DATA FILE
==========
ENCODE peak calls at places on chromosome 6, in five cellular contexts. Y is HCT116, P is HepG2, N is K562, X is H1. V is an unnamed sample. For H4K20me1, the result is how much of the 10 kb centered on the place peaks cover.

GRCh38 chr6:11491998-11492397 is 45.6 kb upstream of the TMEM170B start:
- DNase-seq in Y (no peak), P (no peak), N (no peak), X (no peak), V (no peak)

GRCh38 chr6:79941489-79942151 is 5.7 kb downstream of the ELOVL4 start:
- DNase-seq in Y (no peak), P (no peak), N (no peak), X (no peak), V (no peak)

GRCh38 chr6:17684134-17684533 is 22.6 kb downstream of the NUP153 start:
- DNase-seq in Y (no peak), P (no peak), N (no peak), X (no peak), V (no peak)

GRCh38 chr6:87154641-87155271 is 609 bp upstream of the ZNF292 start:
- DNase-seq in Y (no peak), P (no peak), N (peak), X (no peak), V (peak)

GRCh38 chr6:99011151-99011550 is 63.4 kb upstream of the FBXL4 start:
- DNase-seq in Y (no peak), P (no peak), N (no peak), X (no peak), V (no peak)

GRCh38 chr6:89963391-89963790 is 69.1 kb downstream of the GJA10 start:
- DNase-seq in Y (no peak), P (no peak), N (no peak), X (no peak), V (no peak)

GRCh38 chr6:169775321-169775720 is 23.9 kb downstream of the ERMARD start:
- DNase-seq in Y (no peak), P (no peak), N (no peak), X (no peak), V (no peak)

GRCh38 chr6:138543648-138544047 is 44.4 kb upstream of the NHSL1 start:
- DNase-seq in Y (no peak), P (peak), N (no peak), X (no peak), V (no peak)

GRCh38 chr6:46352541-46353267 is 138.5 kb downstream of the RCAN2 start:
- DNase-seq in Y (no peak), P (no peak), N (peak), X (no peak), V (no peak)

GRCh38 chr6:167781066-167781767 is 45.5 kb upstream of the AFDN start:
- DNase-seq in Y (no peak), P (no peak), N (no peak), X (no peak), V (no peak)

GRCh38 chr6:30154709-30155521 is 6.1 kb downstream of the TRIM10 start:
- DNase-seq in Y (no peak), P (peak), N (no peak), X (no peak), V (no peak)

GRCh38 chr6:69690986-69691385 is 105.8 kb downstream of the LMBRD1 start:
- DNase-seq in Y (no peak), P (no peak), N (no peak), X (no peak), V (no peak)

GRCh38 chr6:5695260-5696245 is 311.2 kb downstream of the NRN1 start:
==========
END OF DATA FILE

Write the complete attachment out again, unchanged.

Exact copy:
ENCODE peak calls at places on chromosome 6, in five cellular contexts. Y is HCT116, P is HepG2, N is K562, X is H1. V is an unnamed sample. For H4K20me1, the result is how much of the 10 kb centered on the place peaks cover.

GRCh38 chr6:11491998-11492397 is 45.6 kb upstream of the TMEM170B start:
- DNase-seq in Y (no peak), P (no peak), N (no peak), X (no peak), V (no peak)

GRCh38 chr6:79941489-79942151 is 5.7 kb downstream of the ELOVL4 start:
- DNase-seq in Y (no peak), P (no peak), N (no peak), X (no peak), V (no peak)

GRCh38 chr6:17684134-17684533 is 22.6 kb downstream of the NUP153 start:
- DNase-seq in Y (no peak), P (no peak), N (no peak), X (no peak), V (no peak)

GRCh38 chr6:87154641-87155271 is 609 bp upstream of the ZNF292 start:
- DNase-seq in Y (no peak), P (no peak), N (peak), X (no peak), V (peak)

GRCh38 chr6:99011151-99011550 is 63.4 kb upstream of the FBXL4 start:
- DNase-seq in Y (no peak), P (no peak), N (no peak), X (no peak), V (no peak)

GRCh38 chr6:89963391-89963790 is 69.1 kb downstream of the GJA10 start:
- DNase-seq in Y (no peak), P (no peak), N (no peak), X (no peak), V (no peak)

GRCh38 chr6:169775321-169775720 is 23.9 kb downstream of the ERMARD start:
- DNase-seq in Y (no peak), P (no peak), N (no peak), X (no peak), V (no peak)

GRCh38 chr6:138543648-138544047 is 44.4 kb upstream of the NHSL1 start:
- DNase-seq in Y (no peak), P (peak), N (no peak), X (no peak), V (no peak)

GRCh38 chr6:46352541-46353267 is 138.5 kb downstream of the RCAN2 start:
- DNase-seq in Y (no peak), P (no peak), N (peak), X (no peak), V (no peak)

GRCh38 chr6:167781066-167781767 is 45.5 kb upstream of the AFDN start:
- DNase-seq in Y (no peak), P (no peak), N (no peak), X (no peak), V (no peak)

GRCh38 chr6:30154709-30155521 is 6.1 kb downstream of the TRIM10 start:
- DNase-seq in Y (no peak), P (peak), N (no peak), X (no peak), V (no peak)

GRCh38 chr6:69690986-69691385 is 105.8 kb downstream of the LMBRD1 start:
- DNase-seq in Y (no peak), P (no peak), N (no peak), X (no peak), V (no peak)

GRCh38 chr6:5695260-5696245 is 311.2 kb downstream of the NRN1 start: